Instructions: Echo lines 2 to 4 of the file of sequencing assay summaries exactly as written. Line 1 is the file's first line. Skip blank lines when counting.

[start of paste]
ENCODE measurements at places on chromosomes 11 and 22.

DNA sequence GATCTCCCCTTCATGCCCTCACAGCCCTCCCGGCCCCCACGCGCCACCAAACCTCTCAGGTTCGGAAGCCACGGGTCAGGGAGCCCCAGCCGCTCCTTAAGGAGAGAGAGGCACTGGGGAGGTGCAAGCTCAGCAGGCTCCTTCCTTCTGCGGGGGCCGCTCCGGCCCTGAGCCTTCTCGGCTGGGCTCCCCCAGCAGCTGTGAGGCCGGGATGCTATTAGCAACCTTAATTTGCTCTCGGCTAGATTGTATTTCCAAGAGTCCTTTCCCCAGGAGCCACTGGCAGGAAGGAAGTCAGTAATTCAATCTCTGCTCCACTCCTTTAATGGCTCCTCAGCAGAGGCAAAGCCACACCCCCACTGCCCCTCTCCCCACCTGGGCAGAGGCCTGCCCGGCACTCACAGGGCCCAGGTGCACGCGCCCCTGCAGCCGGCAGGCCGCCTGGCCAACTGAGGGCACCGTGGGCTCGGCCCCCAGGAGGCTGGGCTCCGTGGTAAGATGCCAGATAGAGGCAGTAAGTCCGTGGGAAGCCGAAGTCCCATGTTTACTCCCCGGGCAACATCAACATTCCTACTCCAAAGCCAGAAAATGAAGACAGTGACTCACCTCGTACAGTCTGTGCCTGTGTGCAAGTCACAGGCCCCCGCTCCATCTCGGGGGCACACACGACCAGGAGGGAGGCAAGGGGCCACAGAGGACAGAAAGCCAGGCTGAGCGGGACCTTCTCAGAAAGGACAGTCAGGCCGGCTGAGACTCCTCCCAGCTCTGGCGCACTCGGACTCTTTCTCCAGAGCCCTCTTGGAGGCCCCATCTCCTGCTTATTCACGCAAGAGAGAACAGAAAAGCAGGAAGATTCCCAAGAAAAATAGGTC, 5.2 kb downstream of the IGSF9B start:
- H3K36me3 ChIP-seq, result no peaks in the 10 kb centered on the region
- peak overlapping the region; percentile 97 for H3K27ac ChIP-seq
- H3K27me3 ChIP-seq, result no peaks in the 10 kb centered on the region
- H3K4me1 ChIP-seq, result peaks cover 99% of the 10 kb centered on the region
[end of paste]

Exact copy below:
DNA sequence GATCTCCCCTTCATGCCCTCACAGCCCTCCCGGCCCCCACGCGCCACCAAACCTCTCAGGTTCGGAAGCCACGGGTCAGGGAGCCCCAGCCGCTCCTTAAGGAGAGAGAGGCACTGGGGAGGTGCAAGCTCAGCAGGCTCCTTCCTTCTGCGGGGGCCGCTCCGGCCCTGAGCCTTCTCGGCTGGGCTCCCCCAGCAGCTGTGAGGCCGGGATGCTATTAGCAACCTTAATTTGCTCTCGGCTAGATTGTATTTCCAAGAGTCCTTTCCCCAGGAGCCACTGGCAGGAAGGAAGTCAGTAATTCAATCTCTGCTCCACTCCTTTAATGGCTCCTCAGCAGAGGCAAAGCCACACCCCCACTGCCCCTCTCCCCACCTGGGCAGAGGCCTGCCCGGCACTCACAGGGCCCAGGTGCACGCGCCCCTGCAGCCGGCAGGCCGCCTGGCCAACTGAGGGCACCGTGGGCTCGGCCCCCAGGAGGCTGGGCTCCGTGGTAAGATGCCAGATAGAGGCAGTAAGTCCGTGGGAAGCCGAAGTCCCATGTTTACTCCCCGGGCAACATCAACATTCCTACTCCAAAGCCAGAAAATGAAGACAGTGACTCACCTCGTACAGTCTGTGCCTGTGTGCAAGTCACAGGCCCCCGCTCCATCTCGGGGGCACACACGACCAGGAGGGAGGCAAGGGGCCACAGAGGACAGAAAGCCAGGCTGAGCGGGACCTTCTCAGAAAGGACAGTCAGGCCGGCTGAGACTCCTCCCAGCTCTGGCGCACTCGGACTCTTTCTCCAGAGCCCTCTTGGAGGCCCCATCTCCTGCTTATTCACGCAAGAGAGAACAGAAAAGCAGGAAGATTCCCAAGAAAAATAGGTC, 5.2 kb downstream of the IGSF9B start:
- H3K36me3 ChIP-seq, result no peaks in the 10 kb centered on the region
- peak overlapping the region; percentile 97 for H3K27ac ChIP-seq